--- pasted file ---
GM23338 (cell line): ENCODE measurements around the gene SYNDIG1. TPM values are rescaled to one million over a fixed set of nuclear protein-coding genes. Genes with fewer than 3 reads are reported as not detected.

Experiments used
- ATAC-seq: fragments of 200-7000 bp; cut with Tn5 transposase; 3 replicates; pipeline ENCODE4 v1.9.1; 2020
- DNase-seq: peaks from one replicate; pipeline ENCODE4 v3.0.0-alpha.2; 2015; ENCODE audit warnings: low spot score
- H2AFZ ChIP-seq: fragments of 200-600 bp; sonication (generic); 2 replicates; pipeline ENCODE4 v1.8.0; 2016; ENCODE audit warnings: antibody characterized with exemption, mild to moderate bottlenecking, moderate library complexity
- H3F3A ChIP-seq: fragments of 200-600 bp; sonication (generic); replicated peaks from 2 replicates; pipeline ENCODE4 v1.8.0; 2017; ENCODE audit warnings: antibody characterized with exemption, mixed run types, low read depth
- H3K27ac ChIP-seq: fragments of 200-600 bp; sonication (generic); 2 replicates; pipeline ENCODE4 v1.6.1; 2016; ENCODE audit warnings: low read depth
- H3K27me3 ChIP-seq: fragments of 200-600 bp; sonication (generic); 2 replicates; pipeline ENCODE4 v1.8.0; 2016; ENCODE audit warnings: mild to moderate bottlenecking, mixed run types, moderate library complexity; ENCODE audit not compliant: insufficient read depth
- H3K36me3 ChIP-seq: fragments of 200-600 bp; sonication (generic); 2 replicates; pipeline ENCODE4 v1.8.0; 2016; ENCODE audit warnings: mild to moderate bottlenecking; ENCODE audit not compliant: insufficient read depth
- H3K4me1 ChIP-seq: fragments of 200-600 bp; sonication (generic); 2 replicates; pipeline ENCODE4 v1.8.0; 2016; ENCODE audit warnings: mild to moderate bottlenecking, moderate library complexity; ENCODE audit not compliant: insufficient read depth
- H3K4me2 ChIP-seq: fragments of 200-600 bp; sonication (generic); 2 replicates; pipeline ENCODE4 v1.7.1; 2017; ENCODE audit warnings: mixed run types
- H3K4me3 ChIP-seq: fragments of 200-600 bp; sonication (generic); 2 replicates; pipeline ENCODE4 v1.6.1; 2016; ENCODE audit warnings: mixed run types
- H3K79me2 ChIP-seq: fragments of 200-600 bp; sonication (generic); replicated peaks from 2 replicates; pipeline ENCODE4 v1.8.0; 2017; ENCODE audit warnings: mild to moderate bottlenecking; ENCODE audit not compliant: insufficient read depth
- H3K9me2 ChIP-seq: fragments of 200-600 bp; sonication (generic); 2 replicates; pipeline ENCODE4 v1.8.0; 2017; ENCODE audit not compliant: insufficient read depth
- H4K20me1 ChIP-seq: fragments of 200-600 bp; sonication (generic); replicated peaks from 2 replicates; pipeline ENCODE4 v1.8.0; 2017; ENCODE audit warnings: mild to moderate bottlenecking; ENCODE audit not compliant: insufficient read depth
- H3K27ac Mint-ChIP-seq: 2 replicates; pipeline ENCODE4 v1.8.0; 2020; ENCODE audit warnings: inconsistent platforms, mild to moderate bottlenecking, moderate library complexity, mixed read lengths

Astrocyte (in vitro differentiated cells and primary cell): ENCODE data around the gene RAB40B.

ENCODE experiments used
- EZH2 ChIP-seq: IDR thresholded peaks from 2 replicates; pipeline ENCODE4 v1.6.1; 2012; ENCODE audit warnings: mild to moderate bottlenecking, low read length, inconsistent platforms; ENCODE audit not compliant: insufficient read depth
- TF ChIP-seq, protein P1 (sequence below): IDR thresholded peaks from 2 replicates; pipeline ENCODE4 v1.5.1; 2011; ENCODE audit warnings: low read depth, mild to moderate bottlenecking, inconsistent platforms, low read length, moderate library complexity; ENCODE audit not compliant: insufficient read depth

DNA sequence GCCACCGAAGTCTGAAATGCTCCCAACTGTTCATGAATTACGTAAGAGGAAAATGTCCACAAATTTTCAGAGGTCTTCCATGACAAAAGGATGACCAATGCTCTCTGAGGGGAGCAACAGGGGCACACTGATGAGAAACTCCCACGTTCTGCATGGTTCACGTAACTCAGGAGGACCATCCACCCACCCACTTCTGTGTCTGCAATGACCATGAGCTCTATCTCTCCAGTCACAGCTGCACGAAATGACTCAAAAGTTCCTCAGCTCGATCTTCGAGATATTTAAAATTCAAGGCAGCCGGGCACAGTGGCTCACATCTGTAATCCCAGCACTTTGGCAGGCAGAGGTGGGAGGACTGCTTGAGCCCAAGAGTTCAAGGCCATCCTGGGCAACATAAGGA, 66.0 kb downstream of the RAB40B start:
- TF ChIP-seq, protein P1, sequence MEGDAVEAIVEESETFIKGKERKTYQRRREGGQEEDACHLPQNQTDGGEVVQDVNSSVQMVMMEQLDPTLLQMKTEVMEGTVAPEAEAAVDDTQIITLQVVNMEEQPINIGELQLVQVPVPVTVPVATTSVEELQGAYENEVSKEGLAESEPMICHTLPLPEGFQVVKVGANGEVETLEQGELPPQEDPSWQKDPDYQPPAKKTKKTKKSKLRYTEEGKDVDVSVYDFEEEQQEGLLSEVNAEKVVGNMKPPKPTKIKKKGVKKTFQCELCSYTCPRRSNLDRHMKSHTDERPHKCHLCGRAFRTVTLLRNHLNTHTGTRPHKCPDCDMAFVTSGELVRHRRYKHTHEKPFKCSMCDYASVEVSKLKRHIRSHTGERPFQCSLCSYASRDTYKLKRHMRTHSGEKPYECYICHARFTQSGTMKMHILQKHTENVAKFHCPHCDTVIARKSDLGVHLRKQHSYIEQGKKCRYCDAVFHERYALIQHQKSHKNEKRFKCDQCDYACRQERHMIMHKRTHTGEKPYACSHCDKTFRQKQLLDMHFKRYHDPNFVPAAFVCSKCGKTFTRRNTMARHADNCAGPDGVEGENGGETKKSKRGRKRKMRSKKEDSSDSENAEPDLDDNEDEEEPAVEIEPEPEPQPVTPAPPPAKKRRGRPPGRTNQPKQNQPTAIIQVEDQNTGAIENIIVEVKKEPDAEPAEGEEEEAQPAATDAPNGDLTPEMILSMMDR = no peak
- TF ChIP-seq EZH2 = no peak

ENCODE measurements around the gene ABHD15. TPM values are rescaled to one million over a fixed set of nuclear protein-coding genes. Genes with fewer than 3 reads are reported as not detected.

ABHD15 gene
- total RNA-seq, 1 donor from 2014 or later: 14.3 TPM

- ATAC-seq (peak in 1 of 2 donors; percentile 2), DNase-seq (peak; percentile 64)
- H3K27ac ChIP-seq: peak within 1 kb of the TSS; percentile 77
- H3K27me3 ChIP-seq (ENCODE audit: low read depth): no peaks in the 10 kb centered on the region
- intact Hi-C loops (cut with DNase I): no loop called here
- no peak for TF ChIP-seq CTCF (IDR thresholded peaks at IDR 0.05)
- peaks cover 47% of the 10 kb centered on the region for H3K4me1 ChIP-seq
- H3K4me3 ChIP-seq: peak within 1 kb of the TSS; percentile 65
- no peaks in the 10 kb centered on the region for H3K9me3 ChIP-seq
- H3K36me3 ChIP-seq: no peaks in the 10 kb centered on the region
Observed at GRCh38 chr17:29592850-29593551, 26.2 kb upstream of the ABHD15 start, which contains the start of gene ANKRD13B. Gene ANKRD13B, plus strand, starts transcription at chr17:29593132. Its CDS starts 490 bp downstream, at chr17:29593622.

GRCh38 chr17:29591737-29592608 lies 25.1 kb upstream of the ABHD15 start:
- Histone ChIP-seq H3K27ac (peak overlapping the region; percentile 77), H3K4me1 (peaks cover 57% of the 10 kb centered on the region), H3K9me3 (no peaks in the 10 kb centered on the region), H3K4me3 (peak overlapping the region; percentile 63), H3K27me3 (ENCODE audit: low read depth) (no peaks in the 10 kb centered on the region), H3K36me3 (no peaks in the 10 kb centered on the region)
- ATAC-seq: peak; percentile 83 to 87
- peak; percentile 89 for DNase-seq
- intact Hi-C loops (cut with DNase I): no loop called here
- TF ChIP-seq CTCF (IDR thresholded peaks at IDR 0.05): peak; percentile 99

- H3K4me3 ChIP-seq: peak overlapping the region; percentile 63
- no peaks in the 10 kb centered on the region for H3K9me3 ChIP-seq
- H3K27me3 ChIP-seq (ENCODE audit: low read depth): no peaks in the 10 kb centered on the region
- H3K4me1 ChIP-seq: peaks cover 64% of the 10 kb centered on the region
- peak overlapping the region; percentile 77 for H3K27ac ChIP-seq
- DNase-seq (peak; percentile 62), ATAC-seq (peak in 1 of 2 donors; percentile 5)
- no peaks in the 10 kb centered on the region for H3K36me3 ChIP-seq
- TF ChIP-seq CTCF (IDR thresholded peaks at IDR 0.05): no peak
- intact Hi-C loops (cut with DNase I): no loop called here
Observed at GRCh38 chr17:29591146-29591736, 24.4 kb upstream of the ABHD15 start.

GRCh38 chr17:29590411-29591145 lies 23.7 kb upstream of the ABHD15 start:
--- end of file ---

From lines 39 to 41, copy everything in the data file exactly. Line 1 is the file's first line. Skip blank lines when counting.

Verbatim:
- ATAC-seq: peak; percentile 83 to 87
- peak; percentile 89 for DNase-seq
- intact Hi-C loops (cut with DNase I): no loop called here